The fact that hitherto dedicated devices such as mobile phones can now count themselves among other venerable general-computing platforms is great news for programmers. This new trend makes mobile devices accessible through general-purpose computing languages, which increases the range and market share for mobile applications.
The Android Platform embraces the idea of general-purpose computing for handheld devices. It is a comprehensive platform that features a Linux-based operating system stack for managing devices, memory, and processes. Android's libraries cover telephony, video, graphics, UI programming, and a number of other aspects of the device.
The Android SDK supports most of the Java Platform, Standard Edition (Java SE) except for the Abstract Window Toolkit (AWT) and Swing. In place of AWT and Swing, Android SDK has its own extensive modern UI framework. Because you're programming your applications in Java, you could expect that you need a Java Virtual Machine (JVM) that is responsible for interpreting the runtime Java byte code. A JVM typically provides the necessary optimization to help Java reach performance levels comparable to compiled languages such as C and C++. Android offers its own optimized JVM to run the compiled Java class files in order to counter the handheld device limitations such as memory, processor speed, and power. This virtual machine is called the Dalvik virtual machine.
The familiarity and simplicity of the Java programming language coupled with Android's extensive class library makes Android a compelling platform to write programs for.
Let us look at how Android arrived on the Mobile OS landscape. Mobile phones use a variety of operating systems such as Symbian OS, Microsoft's Windows Mobile, Mobile Linux, iPhone operating system (based on Mac OS X), Moblin (from Intel), and many other proprietary operating systems. So far no single operating system has become the de facto standard. The available APIs and environments for developing mobile applications are too restrictive and seem to fall behind when compared to desktop frameworks. This is where Google comes in. The Android platform promised openness, affordability, open source code, and a high-end development framework.
Google acquired the startup company Android Inc. in 2005 to start the development of the Android Platform The key players at Android Inc. included Andy Rubin, Rich Miner, Nick Sears, and Chris White.
In late 2007, a group of industry leaders came together around the Android Platform to form the Open Handset Alliance Some of the alliance's prominent members are as follows:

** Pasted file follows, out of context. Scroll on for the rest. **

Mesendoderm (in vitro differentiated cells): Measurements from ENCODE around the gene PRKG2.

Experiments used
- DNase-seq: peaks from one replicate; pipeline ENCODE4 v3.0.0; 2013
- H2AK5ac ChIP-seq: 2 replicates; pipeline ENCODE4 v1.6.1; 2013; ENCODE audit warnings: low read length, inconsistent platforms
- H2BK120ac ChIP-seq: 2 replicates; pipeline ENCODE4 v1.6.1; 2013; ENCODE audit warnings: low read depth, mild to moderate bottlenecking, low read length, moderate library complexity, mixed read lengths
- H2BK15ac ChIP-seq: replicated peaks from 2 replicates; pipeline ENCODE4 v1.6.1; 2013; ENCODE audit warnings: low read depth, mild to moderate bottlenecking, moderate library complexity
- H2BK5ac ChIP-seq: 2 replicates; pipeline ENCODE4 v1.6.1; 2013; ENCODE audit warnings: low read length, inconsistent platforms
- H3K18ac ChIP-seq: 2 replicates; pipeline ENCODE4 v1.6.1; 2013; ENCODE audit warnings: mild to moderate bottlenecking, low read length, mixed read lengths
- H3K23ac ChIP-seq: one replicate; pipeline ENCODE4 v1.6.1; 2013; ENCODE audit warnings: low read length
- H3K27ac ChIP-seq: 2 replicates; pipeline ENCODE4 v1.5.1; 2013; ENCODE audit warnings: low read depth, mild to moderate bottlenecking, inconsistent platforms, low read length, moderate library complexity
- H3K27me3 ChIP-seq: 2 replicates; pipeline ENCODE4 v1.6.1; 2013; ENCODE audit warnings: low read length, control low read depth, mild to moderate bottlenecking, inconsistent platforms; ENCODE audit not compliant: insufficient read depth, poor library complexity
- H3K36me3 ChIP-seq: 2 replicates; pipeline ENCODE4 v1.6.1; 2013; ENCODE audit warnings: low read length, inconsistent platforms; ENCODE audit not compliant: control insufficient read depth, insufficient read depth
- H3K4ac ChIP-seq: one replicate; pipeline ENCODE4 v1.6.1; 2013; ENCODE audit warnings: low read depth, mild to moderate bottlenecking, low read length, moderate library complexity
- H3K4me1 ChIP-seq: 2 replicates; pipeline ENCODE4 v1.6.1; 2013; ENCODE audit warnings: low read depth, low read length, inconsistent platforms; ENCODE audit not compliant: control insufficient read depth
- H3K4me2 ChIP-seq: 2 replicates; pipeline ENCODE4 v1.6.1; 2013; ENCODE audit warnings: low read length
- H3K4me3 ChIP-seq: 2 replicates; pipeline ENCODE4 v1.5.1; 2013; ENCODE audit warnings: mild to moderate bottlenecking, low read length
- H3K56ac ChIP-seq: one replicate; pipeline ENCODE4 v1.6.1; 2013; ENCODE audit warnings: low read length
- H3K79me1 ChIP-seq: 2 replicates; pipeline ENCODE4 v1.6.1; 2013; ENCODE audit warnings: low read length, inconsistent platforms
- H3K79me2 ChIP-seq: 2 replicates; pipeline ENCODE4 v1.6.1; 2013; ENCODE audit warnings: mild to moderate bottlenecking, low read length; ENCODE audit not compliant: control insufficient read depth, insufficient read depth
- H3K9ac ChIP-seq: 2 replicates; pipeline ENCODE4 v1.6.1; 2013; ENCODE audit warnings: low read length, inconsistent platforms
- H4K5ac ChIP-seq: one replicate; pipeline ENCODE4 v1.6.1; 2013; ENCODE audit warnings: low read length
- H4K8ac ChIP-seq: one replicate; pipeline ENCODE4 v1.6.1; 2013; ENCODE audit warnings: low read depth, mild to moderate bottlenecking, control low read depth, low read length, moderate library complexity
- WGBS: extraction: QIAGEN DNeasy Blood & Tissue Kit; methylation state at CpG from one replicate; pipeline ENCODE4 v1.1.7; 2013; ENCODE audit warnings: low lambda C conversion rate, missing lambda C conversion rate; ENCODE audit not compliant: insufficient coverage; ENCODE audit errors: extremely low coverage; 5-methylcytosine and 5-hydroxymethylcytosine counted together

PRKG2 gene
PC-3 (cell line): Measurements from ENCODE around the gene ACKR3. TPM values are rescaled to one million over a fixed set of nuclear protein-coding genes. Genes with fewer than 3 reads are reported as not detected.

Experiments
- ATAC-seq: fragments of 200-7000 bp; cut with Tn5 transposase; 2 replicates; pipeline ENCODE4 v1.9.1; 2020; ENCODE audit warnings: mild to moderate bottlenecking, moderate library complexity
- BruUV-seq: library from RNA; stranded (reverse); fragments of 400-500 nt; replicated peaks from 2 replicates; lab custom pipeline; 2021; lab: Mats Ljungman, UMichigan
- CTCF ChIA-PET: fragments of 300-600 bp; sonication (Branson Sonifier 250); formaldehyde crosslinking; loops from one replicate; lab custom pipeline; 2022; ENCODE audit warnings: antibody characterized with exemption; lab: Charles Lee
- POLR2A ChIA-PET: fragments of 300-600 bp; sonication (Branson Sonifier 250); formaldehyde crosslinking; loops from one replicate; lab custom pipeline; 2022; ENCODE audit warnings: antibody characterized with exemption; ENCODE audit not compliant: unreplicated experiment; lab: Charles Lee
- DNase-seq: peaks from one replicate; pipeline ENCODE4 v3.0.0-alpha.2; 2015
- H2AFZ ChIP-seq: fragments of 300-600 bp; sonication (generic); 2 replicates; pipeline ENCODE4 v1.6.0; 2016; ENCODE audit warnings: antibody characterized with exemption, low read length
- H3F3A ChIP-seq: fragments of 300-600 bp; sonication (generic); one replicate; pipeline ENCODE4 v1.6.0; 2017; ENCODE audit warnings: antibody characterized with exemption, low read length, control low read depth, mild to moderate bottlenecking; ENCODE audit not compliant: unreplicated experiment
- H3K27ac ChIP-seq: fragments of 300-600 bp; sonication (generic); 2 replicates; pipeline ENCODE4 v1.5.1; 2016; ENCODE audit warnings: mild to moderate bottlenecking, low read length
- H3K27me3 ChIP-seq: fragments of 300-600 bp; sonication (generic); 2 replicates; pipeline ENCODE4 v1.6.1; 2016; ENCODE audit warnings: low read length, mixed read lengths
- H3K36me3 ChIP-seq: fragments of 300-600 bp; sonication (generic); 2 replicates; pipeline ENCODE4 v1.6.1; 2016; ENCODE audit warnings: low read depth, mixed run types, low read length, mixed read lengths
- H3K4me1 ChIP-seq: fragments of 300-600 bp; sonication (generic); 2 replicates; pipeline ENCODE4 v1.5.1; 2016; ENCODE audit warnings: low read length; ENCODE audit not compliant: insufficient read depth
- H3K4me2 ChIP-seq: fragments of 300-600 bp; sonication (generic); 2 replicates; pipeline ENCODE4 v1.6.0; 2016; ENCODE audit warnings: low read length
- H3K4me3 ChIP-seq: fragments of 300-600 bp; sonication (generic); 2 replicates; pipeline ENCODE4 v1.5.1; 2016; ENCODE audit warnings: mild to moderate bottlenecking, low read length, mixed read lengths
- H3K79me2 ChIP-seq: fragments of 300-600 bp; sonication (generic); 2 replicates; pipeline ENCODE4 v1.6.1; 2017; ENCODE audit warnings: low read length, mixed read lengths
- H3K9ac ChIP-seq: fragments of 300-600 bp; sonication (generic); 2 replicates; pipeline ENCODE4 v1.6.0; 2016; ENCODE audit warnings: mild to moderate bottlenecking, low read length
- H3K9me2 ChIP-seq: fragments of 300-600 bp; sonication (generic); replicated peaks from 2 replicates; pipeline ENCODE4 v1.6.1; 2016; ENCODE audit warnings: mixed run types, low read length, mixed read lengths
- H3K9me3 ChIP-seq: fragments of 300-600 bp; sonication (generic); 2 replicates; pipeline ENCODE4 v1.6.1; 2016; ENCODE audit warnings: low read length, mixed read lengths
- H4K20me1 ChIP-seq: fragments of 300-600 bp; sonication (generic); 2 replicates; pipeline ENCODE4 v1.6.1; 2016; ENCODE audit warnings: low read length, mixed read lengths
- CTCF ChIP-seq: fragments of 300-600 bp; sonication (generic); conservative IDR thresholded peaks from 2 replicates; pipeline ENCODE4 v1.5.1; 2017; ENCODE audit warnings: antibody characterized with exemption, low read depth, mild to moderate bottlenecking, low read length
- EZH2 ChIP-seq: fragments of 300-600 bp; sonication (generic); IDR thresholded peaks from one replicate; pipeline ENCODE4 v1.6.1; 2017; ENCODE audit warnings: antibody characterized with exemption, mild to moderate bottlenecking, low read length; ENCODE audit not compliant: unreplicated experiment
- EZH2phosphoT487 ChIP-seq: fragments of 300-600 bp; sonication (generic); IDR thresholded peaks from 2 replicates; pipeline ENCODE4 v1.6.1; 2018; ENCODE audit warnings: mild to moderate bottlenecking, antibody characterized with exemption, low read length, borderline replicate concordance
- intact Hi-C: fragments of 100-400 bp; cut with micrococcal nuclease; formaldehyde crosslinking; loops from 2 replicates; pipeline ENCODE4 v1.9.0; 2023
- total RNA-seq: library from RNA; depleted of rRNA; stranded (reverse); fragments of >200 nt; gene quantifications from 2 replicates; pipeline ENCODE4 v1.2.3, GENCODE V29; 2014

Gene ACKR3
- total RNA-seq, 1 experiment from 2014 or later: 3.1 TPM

Part of the alliance's goal is to innovate rapidly and respond better to consumer needs, and its first key outcome was the Android Platform. Android was designed to serve the needs of mobile operators, handset manufacturers, and application developers. The members have committed to release significant intellectual property through the open source Apache License, Version 2.0.
The Android SDK was first issued as an 'early look' release in November 2007. In September 2008, T-Mobile announced the availability of T-Mobile G1, the first smartphone based on the Android platform. A few days after that, Google announced the availability of Android SDK Release Candidate 1.0. In October 2008, Google made the source code of the Android platform available under Apache's open source license.
When Android was released, one of its key architectural goals was to allow applications to interact with one another and reuse components from one another. This reuse not only applies to services, but also to data and the user interface (UI). As a result, the Android platform has a number of architectural features that keep this openness a reality.
In late 2008 Google released a handheld device called Android Dev Phone 1 that was capable of running Android applications without being tied to any cell phone provider network. The goal of this device (at an approximate cost of $400.00) was to allow developers to experiment with a real device that could run the Android OS without any contracts. At around the same time, Google also released a bug fix, version 1.1 of the OS, that is solely based on version 1.0. In releases 1.0 and 1.1 Android did not support soft keyboards, requiring the devices to carry physical keys. Android fixed this issue by releasing the 1.5 SDK in April 2009, along with a number of other features, such as advanced media-recording capabilities, widgets, and live folders.
In September 2009 came release 1.6 of the Android OS and, within a month, Android 2.0 followed, facilitating a flood of Android devices in time for the 2009 Christmas season.